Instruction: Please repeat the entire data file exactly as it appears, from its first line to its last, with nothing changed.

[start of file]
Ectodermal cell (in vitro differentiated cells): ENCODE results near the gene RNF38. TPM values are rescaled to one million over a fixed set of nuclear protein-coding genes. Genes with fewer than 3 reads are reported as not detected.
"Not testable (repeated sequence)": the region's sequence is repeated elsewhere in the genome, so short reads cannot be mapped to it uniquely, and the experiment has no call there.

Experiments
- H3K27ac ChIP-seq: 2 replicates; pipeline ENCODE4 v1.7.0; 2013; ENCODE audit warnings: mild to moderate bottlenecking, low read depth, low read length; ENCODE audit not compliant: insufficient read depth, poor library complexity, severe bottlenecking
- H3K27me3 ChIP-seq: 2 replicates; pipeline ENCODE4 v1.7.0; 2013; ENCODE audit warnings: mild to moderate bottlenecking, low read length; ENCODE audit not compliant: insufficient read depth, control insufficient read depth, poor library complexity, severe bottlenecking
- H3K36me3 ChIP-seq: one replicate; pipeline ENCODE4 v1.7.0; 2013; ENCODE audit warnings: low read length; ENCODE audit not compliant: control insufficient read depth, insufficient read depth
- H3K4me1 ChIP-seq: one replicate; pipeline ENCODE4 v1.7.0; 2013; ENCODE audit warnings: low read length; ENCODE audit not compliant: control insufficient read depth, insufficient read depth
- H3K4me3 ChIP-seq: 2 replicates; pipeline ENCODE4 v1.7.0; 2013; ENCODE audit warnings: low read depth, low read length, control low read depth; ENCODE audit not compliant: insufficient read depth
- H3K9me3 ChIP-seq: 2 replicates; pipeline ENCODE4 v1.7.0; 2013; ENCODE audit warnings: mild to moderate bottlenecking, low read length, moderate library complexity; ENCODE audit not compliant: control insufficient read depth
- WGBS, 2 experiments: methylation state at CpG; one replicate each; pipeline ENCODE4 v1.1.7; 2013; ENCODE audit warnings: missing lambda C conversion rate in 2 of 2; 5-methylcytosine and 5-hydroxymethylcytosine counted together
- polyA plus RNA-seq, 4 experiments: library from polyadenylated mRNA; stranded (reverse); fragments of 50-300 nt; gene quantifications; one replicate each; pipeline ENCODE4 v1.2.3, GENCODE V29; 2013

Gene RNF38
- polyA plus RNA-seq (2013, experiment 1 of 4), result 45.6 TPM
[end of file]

Ectodermal cell (in vitro differentiated cells): ENCODE results near the gene RNF38. TPM values are rescaled to one million over a fixed set of nuclear protein-coding genes. Genes with fewer than 3 reads are reported as not detected.
"Not testable (repeated sequence)": the region's sequence is repeated elsewhere in the genome, so short reads cannot be mapped to it uniquely, and the experiment has no call there.

Experiments
- H3K27ac ChIP-seq: 2 replicates; pipeline ENCODE4 v1.7.0; 2013; ENCODE audit warnings: mild to moderate bottlenecking, low read depth, low read length; ENCODE audit not compliant: insufficient read depth, poor library complexity, severe bottlenecking
- H3K27me3 ChIP-seq: 2 replicates; pipeline ENCODE4 v1.7.0; 2013; ENCODE audit warnings: mild to moderate bottlenecking, low read length; ENCODE audit not compliant: insufficient read depth, control insufficient read depth, poor library complexity, severe bottlenecking
- H3K36me3 ChIP-seq: one replicate; pipeline ENCODE4 v1.7.0; 2013; ENCODE audit warnings: low read length; ENCODE audit not compliant: control insufficient read depth, insufficient read depth
- H3K4me1 ChIP-seq: one replicate; pipeline ENCODE4 v1.7.0; 2013; ENCODE audit warnings: low read length; ENCODE audit not compliant: control insufficient read depth, insufficient read depth
- H3K4me3 ChIP-seq: 2 replicates; pipeline ENCODE4 v1.7.0; 2013; ENCODE audit warnings: low read depth, low read length, control low read depth; ENCODE audit not compliant: insufficient read depth
- H3K9me3 ChIP-seq: 2 replicates; pipeline ENCODE4 v1.7.0; 2013; ENCODE audit warnings: mild to moderate bottlenecking, low read length, moderate library complexity; ENCODE audit not compliant: control insufficient read depth
- WGBS, 2 experiments: methylation state at CpG; one replicate each; pipeline ENCODE4 v1.1.7; 2013; ENCODE audit warnings: missing lambda C conversion rate in 2 of 2; 5-methylcytosine and 5-hydroxymethylcytosine counted together
- polyA plus RNA-seq, 4 experiments: library from polyadenylated mRNA; stranded (reverse); fragments of 50-300 nt; gene quantifications; one replicate each; pipeline ENCODE4 v1.2.3, GENCODE V29; 2013

Gene RNF38
- polyA plus RNA-seq (2013, experiment 1 of 4), result 45.6 TPM